The top tier of the 3-tiered box traditionally contains foods that represent wishes for the family's health and prosperity (e.g. tatsukuri (seasoned young anchovies) and kazunoko (preserved herring roe)), and celebratory red-and-white items (e.g. red & white kamaboko (steamed fish paste) and cooked prawns).
This year, I made (clockwise from the left) green-and-gold Matcha-iri Kurikinton (sweet potato and chestnut paste with matcha), Subasu (spicy pickled lotus root), Koh Kentetsu's Pirikara Tatsukuri (Korean-style spicy dried young anchovies in gochujang-sake dressing) and Kuromame (black soy beans in soy sauce caramel).
I ventured into new culinary territory with lotus root. I don't know why, but I'd just never got round to cooking anything with this crunchy mid-winter staple. I'm very glad I did, and this super easy Osechi item is very satisfying. "Carving" petals into the root was a bit fiddly, but that step can be omitted if time is tight. This needs to be made at least a day in advance to ensure full flavour. (Note: I messed up! This pickle should have been in the 2nd tier. Live and learn ; ))
It is best to use Japanese rice vinegar, which is more mellow than other vinegars. You will need a small amount of dashi stock for this recipe.
Subasu (spicy pickled lotus root)
Symbolizes the ability to foresee the future
Time/Effort: ** Cost: * Flavour: ***
1 section of lotus root (approx. 15 cm long)
splash of Japanese rice vinegar
For the amazu sweet vinegar pickling liquid
5 tbsp dashi stock
3 tbsp Japanese rice vinegar
2 tbsp sugar
pinch of salt
1 dried Japanese red chilli, sliced finely
2 cups boiling water
3 tbsp Japanese rice vinegar
pinch of salt
1 Peel lotus root with a vegetable peeler. Cut away sections of flesh between the holes of the root to create a flower shape (it may be easier to cut the lotus root in half around the middle and repeat this process on the two halves). Slice the root into rounds 5-6 mm thick. Soak in water with a splash of Japanese rice vinegar added to it.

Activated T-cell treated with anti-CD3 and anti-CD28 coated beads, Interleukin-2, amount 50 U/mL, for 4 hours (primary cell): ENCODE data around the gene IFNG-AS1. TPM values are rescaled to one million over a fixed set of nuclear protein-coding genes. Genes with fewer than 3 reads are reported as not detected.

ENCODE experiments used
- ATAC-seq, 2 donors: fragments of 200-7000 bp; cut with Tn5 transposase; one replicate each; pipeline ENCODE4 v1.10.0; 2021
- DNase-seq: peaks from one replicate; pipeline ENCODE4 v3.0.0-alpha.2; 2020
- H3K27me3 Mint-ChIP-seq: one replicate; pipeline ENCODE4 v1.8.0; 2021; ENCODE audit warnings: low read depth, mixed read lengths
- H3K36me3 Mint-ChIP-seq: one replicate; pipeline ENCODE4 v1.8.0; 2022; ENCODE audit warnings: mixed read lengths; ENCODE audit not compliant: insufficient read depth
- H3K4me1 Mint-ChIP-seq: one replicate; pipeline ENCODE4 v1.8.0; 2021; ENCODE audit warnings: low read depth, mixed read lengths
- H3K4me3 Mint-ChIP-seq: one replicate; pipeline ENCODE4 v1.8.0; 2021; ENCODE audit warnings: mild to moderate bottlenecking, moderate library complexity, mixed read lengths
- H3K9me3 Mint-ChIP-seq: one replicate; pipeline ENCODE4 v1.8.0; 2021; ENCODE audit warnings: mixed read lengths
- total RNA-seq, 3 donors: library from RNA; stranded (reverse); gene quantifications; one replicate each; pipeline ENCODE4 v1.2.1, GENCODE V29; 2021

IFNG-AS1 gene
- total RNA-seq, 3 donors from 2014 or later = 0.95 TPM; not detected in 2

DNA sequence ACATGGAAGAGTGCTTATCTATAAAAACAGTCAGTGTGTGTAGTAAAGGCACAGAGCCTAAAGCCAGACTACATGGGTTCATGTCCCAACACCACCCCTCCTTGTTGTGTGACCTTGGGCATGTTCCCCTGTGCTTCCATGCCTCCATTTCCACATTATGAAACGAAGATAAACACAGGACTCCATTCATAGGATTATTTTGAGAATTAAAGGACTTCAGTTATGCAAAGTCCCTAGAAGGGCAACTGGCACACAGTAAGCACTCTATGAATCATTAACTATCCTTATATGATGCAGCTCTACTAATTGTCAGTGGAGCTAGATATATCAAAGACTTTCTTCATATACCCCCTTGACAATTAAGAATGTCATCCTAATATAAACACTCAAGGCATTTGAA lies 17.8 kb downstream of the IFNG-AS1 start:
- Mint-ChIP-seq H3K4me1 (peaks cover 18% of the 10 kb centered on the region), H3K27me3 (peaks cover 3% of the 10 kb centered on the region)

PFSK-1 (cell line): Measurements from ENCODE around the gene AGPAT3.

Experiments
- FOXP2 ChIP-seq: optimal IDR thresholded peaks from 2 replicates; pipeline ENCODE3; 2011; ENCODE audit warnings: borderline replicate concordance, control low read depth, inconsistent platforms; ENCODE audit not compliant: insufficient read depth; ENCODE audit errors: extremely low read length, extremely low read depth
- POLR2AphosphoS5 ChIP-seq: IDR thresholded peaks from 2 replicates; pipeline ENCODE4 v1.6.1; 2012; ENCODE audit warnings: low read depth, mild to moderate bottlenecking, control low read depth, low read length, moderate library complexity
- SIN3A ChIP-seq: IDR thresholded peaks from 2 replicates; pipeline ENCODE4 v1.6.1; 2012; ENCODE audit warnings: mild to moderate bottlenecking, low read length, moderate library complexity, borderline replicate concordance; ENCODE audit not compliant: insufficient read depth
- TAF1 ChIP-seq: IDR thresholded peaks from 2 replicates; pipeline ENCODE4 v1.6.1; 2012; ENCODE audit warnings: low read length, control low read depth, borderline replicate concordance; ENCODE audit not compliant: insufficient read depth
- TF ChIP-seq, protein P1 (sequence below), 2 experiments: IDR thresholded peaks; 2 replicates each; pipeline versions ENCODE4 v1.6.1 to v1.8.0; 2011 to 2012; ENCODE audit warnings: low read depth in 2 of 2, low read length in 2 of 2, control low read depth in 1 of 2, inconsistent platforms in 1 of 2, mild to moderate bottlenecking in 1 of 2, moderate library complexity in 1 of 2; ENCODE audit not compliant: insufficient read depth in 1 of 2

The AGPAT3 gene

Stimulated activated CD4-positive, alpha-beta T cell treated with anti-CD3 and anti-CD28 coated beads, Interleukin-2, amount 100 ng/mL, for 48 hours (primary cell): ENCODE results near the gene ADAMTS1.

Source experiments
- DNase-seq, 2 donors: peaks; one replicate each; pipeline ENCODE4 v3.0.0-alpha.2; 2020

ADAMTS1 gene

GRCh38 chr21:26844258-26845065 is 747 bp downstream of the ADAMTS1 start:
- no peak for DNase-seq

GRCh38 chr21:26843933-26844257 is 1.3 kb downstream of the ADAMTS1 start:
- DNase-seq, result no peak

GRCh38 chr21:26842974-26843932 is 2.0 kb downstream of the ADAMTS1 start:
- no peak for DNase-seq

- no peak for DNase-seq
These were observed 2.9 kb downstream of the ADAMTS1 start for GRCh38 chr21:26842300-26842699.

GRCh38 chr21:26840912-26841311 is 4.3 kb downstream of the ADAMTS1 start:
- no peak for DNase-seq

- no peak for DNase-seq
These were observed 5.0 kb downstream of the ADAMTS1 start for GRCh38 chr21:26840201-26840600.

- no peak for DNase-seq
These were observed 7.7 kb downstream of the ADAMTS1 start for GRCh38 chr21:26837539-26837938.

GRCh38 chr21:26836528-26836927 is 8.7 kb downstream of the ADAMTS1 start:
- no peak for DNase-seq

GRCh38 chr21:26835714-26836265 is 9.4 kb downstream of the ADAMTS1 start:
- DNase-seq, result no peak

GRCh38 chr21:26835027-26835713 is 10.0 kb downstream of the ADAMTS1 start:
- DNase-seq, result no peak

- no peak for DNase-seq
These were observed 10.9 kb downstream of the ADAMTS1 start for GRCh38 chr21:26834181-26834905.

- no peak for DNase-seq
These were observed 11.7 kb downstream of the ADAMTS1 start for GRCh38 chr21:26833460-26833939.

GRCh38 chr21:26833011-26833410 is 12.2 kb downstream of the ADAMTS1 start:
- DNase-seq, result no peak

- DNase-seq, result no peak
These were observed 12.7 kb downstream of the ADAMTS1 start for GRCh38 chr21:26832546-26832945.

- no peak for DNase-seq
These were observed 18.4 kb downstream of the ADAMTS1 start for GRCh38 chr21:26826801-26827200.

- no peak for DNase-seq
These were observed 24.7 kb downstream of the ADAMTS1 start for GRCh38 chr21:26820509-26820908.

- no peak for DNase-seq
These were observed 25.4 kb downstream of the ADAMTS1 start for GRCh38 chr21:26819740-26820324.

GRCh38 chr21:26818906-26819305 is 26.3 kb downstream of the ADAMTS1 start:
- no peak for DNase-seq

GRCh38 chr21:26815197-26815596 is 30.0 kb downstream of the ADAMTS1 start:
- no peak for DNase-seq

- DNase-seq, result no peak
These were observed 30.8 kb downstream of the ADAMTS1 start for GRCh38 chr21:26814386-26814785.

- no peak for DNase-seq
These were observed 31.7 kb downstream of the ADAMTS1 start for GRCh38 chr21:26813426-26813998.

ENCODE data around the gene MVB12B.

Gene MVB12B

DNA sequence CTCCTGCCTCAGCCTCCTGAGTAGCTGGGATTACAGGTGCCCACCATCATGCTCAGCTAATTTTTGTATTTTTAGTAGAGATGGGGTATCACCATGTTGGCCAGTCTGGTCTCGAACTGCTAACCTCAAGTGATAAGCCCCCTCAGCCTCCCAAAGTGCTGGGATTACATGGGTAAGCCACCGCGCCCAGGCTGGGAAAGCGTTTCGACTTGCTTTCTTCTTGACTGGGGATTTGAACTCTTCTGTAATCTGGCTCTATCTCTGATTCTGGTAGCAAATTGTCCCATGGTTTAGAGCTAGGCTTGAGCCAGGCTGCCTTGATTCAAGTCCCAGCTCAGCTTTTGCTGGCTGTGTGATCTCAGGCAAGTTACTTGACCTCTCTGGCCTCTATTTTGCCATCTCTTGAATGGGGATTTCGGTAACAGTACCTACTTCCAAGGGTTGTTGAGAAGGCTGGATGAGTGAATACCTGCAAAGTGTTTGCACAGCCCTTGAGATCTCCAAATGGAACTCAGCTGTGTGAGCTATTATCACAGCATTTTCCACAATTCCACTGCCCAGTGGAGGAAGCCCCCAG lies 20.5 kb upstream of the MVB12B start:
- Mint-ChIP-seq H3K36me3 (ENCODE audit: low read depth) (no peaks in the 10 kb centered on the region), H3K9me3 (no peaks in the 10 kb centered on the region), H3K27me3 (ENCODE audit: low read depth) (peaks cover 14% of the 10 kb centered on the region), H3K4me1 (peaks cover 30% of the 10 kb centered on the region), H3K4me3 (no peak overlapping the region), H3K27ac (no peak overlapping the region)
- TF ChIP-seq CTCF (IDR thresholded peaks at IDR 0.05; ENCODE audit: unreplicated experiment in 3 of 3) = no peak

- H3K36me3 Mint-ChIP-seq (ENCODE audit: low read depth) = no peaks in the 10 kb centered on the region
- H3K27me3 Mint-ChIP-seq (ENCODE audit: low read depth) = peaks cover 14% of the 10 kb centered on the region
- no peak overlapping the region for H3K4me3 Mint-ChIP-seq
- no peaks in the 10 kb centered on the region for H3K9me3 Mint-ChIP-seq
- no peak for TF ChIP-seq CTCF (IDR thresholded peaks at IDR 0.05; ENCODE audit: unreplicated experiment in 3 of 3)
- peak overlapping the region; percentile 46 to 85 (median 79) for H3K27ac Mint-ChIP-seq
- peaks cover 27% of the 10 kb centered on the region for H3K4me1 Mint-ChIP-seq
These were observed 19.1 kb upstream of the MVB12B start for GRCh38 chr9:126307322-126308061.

2 Make the amazu pickling liquid. In a small pot, heat the dashi stock, rice vinegar, sugar and salt. When the sugar has dissolved, remove from the heat, add the sliced dried chilli and allow to cool.
3 Bring the water to the boil, add the rice vinegar and salt. Boil the lotus root for 1-2 min, or until slightly transparent, and drain immediately. Take care not to overcook or the texture will become unpleasant.
4 Place the cooked lotus root and the pickling liquid in a zip-topped bag and leave to marinate for a day. Keeps for around 1 week.
(Adapted from the recipe in Kihon no Osechi to Shogatsu no omotenashi 2010 (Basic Osechi and special occasion food for the New Year) (Gakken))
I've made several versions of tatsukuri, dressed dried young anchovies, over the years, but was never quite satisfied that this was the one. I think I've finally found what I've been looking for with this recipe from Koh Kentetsu, the ever-smiling Korean-Japanese darling of Japanese food TV and publishing. The son of a renowned Korean cooking expert and sibling of another food personality, he is the real deal.
With spicy gojujang Korean miso, garlic and ginger, this moreish riff on tatsukuri fairly pops in the mouth. I'll be making this often as a nibble for drinks.
Dried young anchovies (niboshi) and kochujan/gojujang are available at Japanese and Korean grocers, respectively. Choose the smallest niboshi you can find.
Koh Kentetsu's Pirikara Tatsukuri
Symbolizes an abundant harvest
Time/Effort: * Cost: * Flavour: ***
30 g niboshi (dried young anchovies)
1/4 cup sake
1 tbsp kochujan (gojujang spicy Korean miso)
1 tbsp sugar
1 tbsp honey (or to taste)
1/2 clove garlic, crushed
piece of ginger half the size of your thumb, pulped on a Japanese grater
1 tsp toasted white sesame seeds
1 Mix the sake, kochuujan, sugar, honey, garlic and ginger in a small bowl to make the dressing.
2 Toast the niboshi in a dry frying pan over medium-low heat, stirring gently, for 2 min or until crispy and fragrant. Add the blended dressing and continue to cook, stirring gently, until thickened. Remove from the heat and cool. Keeps for around 1 week.
(Adapted from a recipe in http://www.orangepage.net/book/orp/new/090102_orp.html (no longer available for purchase))